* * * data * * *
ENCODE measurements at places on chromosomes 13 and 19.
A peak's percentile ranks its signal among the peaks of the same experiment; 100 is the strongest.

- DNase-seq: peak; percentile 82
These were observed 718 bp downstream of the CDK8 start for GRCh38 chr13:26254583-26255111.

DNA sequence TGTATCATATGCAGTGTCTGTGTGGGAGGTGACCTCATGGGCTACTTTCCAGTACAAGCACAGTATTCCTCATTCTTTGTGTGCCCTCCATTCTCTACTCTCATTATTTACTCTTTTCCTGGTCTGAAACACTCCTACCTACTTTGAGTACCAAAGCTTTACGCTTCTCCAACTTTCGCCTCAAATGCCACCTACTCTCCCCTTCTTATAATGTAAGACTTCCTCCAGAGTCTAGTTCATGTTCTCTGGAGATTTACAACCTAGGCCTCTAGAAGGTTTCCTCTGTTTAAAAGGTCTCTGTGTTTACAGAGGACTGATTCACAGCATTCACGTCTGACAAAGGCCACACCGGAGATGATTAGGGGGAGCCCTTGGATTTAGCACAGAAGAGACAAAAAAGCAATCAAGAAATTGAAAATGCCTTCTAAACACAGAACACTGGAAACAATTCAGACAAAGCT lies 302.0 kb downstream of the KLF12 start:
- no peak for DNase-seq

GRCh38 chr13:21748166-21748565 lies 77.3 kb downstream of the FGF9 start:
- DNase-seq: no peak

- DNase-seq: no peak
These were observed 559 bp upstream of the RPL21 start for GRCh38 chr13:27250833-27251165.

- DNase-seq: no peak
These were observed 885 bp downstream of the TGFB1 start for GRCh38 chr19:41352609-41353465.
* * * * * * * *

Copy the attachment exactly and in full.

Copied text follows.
ENCODE measurements at places on chromosomes 13 and 19.
A peak's percentile ranks its signal among the peaks of the same experiment; 100 is the strongest.

- DNase-seq: peak; percentile 82
These were observed 718 bp downstream of the CDK8 start for GRCh38 chr13:26254583-26255111.

DNA sequence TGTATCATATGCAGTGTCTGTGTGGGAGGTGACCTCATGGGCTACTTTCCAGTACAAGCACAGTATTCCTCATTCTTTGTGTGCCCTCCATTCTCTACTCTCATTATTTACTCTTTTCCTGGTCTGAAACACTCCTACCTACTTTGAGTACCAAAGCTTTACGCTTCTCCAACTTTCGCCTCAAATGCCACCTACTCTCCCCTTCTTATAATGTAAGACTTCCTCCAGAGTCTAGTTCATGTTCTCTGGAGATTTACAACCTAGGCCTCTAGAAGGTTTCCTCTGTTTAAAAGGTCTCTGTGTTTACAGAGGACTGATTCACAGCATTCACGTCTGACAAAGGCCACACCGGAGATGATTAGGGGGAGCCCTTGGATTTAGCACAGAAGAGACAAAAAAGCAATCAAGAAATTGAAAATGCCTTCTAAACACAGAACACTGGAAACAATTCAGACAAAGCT lies 302.0 kb downstream of the KLF12 start:
- no peak for DNase-seq

GRCh38 chr13:21748166-21748565 lies 77.3 kb downstream of the FGF9 start:
- DNase-seq: no peak

- DNase-seq: no peak
These were observed 559 bp upstream of the RPL21 start for GRCh38 chr13:27250833-27251165.

- DNase-seq: no peak
These were observed 885 bp downstream of the TGFB1 start for GRCh38 chr19:41352609-41353465.